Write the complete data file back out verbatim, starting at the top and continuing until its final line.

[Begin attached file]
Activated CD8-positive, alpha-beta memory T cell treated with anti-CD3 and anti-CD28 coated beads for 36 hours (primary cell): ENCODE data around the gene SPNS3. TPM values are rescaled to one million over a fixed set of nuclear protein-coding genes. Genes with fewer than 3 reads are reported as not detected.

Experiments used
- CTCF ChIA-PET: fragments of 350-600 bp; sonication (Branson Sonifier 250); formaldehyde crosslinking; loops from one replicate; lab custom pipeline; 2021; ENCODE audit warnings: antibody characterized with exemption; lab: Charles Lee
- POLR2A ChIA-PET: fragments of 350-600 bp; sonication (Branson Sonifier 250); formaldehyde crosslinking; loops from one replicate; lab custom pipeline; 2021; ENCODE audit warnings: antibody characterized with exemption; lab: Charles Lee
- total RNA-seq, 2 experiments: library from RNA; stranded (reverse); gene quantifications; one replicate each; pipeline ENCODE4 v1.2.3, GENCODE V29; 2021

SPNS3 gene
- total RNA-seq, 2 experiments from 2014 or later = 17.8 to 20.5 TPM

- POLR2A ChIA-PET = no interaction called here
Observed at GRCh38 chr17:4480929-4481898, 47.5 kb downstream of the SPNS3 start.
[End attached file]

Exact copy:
Activated CD8-positive, alpha-beta memory T cell treated with anti-CD3 and anti-CD28 coated beads for 36 hours (primary cell): ENCODE data around the gene SPNS3. TPM values are rescaled to one million over a fixed set of nuclear protein-coding genes. Genes with fewer than 3 reads are reported as not detected.

Experiments used
- CTCF ChIA-PET: fragments of 350-600 bp; sonication (Branson Sonifier 250); formaldehyde crosslinking; loops from one replicate; lab custom pipeline; 2021; ENCODE audit warnings: antibody characterized with exemption; lab: Charles Lee
- POLR2A ChIA-PET: fragments of 350-600 bp; sonication (Branson Sonifier 250); formaldehyde crosslinking; loops from one replicate; lab custom pipeline; 2021; ENCODE audit warnings: antibody characterized with exemption; lab: Charles Lee
- total RNA-seq, 2 experiments: library from RNA; stranded (reverse); gene quantifications; one replicate each; pipeline ENCODE4 v1.2.3, GENCODE V29; 2021

SPNS3 gene
- total RNA-seq, 2 experiments from 2014 or later = 17.8 to 20.5 TPM

- POLR2A ChIA-PET = no interaction called here
Observed at GRCh38 chr17:4480929-4481898, 47.5 kb downstream of the SPNS3 start.